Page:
Confessions of a Soccer Mum

The soccer season has begun again. Yet another year of trudging through muddy fields, to huddle on the sidelines whipping ourselves into a frenzy over the on-field antics of our wannabe soccer stars.

Mr Shambles was adamant our children had to play a team sport. Working together to meet a goal, playing to the strengths of each team member, sacrificing personal glory to ensure team victory, making a commitment and sticking to it because the team relies on you showing up each week, according to Mr Shambles these are important life skills that can only be learnt in the rough and tumble of a group game.

The choice of sport was really left to Mr Shambles to decide.  Given he’s only got daughters he was a little limited in his options. Let’s be honest, football (the ARL or AFL kind) is still a boy’s game. Netball, well that was just too girlie for Mr Shambles, he had enough females in his life he didn’t need to spend the weekend with a team of them. The potential for massive dental bills deterred us from hockey. Cricket and basketball didn’t generate much interest in the kiddos. So we settled for soccer.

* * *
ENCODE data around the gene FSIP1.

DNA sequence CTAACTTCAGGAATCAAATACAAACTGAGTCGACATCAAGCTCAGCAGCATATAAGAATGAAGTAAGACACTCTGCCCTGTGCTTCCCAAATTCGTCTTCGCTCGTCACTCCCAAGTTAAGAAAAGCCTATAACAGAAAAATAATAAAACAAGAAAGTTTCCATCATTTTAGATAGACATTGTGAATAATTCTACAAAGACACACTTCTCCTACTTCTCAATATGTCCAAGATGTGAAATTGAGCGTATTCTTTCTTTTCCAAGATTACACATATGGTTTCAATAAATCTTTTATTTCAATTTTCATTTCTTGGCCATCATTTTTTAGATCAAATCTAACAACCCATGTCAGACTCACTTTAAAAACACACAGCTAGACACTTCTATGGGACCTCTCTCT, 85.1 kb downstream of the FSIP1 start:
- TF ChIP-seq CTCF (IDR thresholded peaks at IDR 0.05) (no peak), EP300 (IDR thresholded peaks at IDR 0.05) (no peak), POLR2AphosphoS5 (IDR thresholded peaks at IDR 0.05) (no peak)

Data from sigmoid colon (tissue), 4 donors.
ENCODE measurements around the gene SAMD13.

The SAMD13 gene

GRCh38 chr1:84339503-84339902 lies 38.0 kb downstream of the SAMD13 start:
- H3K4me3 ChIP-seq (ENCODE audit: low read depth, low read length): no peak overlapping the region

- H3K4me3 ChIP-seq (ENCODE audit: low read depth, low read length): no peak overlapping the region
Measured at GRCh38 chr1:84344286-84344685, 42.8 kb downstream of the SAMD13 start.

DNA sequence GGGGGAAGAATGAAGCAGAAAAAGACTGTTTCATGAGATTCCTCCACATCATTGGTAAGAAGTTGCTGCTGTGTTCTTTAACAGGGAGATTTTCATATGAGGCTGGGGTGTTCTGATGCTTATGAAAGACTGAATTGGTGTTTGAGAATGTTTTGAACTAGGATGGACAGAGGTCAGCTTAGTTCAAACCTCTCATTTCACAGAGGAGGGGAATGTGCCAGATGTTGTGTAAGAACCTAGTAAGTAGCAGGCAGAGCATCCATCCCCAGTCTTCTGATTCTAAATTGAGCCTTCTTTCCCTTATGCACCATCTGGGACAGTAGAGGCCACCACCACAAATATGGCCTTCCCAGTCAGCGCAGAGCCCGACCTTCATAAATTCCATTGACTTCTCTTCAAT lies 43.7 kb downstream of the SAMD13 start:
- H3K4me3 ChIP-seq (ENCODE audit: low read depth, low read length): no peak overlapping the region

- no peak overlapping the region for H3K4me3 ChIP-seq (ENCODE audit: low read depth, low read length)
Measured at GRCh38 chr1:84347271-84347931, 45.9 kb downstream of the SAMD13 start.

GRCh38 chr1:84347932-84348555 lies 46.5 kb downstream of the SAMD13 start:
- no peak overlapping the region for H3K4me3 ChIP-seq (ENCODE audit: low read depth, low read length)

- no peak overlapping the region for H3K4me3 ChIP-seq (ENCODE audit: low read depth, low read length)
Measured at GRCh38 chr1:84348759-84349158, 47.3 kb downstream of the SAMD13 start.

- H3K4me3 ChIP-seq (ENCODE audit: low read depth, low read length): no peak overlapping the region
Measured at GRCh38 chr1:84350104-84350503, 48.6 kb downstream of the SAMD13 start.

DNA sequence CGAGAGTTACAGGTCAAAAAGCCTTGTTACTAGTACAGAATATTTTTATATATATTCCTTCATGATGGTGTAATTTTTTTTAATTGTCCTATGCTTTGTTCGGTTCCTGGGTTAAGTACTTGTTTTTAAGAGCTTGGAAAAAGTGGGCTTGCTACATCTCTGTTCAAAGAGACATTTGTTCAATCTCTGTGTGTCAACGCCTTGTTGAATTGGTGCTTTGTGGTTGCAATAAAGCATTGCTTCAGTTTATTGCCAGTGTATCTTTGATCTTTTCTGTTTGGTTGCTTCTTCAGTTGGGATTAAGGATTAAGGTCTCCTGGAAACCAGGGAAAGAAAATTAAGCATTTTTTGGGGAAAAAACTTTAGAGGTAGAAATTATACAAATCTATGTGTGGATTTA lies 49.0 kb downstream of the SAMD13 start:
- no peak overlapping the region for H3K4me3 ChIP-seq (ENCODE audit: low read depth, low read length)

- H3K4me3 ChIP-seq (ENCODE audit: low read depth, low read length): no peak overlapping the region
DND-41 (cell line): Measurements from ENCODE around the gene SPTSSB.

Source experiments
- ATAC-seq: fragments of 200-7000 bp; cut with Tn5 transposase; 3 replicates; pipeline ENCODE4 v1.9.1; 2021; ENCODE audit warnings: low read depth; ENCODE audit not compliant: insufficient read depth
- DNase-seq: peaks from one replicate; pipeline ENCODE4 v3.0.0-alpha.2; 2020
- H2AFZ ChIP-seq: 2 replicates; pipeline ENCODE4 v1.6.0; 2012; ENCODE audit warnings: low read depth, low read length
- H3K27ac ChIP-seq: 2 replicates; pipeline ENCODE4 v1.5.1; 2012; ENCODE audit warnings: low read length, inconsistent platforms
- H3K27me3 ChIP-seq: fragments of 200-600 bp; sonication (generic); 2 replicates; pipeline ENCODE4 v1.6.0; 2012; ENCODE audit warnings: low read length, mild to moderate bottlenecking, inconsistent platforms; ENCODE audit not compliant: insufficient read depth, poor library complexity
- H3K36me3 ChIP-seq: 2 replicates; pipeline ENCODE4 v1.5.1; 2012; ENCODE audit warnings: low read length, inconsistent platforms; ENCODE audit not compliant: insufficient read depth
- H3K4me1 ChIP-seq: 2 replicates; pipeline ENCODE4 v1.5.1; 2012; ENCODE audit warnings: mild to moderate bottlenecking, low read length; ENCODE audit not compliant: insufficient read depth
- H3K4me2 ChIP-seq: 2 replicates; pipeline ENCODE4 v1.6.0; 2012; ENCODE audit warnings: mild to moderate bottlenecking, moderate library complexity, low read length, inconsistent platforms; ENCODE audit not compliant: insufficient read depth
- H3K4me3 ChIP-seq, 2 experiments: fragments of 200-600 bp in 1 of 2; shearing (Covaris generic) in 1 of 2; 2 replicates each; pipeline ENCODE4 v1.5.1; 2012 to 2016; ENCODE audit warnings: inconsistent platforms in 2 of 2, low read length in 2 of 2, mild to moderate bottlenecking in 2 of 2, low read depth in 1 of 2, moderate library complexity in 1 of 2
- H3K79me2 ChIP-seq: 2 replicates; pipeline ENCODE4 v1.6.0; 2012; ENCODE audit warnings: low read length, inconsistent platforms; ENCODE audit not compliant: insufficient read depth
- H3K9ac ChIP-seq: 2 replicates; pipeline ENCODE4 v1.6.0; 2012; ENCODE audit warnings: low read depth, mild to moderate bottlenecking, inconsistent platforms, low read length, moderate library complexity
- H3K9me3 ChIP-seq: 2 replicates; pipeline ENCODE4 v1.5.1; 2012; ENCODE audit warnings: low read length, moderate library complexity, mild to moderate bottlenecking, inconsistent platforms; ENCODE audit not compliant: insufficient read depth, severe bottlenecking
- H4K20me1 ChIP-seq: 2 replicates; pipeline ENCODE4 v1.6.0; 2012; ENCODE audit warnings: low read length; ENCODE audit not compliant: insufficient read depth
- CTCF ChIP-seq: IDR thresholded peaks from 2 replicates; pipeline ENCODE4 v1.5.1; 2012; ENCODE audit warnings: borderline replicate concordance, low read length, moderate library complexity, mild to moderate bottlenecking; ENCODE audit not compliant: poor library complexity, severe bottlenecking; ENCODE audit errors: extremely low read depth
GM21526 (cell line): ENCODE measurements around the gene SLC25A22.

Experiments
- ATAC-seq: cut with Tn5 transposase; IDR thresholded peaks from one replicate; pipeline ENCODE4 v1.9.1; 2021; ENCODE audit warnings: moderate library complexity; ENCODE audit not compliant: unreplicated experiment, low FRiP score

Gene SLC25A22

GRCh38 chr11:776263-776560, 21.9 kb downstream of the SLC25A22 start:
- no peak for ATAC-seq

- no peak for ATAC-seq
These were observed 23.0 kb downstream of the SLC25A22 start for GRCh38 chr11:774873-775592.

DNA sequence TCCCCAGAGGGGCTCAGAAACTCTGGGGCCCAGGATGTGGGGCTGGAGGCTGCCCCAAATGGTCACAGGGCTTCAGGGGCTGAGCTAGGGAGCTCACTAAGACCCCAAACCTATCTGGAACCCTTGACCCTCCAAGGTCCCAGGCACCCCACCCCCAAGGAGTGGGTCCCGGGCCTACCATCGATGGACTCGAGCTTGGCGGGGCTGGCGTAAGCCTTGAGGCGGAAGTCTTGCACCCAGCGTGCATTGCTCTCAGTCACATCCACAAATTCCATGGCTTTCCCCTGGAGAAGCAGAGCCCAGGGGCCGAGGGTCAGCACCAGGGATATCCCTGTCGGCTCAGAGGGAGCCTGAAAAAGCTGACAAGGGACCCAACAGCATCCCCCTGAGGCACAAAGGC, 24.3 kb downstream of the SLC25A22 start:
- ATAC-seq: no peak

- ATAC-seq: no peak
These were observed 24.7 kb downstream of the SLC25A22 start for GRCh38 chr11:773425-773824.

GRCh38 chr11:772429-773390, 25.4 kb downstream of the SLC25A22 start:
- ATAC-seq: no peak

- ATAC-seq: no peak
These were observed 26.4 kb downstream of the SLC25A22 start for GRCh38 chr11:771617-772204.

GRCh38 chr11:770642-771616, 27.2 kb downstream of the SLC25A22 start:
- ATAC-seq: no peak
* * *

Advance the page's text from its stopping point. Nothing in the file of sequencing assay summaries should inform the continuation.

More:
We eased ourselves in gently, one child, Saturday morning games. We liked the crowd on the sidelines, ’cause that’s important if you are going to be in the trenches of weekend sport you want to be with parents you get on with, otherwise it would be a bloody long season.

Our second season was tougher, two children playing, one on Saturday mornings the other on Friday nights. FRIDAY NIGHT. The night of relaxation, wine and takeaway and with the endless opportunity of the weekend laying before you.

Now the wine is corked, the takeaway is MacDonald’s eaten at 110 km’s an hour on the highway as we trundle off to the multiple “away” games you must attend when you play sport in a regional area. It’s not just a 20 minute dash to the next suburb, its an hour up the road, home at 10pm and into bed because Saturday’s game is at 9.00am, back up the highway.

You shiver in the mist and hope your kid doesn’t miss a crucial kick or, worse, score an own goal. When it is their turn in the goal I can’t watch, the pressure is too great, and quite frankly they both suck at goal keeping.

The rules remain a mystery but that doesn’t deter me from voicing my opinion on where they went wrong in everything they did on the field.

I am amazed to discover the woman who deliberately selected the non-competitive, do your personal best, early childhood education of Montessori, is now yelling from the sidelines. You are not going to WIN if you don’t pay ATTENTION! In my defence Hippie Child was at the time doing a little dance number to music in her head with the ball approaching. There there is the encouragement for Princess Child to STOP BEING NICE, get in there and go for it! I know it contradicts the manners I’ve nagged her about for years but if I’m going to freeze my butt off on the sidelines they could at least let me hope for a chance of victory.